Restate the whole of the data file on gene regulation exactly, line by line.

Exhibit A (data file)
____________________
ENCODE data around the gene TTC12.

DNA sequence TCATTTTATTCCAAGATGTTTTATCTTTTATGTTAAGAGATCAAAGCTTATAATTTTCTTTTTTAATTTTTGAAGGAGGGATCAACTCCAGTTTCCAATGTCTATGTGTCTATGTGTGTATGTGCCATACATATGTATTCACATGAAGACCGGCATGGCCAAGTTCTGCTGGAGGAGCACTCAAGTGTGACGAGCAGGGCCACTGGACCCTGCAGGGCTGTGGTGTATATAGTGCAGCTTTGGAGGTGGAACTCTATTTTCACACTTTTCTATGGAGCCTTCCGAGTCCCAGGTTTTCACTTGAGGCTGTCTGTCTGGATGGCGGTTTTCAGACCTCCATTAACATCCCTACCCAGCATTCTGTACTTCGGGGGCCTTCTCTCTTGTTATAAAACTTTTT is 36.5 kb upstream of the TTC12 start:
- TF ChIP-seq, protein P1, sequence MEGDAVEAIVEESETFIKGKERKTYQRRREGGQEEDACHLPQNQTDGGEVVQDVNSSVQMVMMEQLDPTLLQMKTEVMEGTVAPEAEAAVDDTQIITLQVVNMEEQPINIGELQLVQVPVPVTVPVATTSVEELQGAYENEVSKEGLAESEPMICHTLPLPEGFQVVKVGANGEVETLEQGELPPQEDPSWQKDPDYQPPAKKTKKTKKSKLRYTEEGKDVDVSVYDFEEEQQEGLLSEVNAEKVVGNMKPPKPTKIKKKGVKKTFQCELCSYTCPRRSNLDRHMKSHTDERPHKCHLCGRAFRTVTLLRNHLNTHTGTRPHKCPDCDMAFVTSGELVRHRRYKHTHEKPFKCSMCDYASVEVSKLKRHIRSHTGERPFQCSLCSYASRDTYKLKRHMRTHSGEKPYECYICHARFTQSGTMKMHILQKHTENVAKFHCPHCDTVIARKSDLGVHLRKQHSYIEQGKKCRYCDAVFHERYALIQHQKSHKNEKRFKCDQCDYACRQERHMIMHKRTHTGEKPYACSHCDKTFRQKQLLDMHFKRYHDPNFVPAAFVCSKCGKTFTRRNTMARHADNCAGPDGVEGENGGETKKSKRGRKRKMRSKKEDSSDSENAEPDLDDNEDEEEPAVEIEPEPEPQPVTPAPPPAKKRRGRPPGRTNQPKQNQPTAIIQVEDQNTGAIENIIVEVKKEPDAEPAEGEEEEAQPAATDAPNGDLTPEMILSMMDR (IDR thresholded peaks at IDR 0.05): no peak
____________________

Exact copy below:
ENCODE data around the gene TTC12.

DNA sequence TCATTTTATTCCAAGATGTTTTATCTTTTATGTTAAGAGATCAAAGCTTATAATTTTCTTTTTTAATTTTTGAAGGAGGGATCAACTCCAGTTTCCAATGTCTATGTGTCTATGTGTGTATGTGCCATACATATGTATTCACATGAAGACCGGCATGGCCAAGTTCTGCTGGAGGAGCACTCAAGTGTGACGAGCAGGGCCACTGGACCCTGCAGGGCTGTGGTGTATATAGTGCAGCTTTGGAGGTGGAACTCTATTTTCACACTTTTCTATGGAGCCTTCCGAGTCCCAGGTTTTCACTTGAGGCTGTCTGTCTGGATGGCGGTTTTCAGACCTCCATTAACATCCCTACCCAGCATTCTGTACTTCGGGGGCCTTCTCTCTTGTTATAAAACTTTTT is 36.5 kb upstream of the TTC12 start:
- TF ChIP-seq, protein P1, sequence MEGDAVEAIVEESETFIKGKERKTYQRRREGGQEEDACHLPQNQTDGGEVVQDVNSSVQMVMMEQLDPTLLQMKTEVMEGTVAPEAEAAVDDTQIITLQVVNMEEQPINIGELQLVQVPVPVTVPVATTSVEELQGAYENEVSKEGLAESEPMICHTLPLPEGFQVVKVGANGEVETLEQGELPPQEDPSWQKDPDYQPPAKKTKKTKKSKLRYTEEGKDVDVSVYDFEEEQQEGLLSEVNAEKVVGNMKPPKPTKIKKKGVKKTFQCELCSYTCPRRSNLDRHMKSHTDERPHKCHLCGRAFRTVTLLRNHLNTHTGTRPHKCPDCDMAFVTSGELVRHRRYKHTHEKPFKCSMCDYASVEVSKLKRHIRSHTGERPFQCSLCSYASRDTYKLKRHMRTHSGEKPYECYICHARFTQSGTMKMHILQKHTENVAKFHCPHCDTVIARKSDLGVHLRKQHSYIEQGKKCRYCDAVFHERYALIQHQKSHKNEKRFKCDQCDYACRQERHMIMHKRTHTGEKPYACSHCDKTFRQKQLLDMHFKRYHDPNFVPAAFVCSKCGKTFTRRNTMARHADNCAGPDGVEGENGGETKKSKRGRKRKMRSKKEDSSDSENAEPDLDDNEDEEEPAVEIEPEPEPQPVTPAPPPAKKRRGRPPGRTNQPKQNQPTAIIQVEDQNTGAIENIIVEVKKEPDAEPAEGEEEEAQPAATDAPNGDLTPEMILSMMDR (IDR thresholded peaks at IDR 0.05): no peak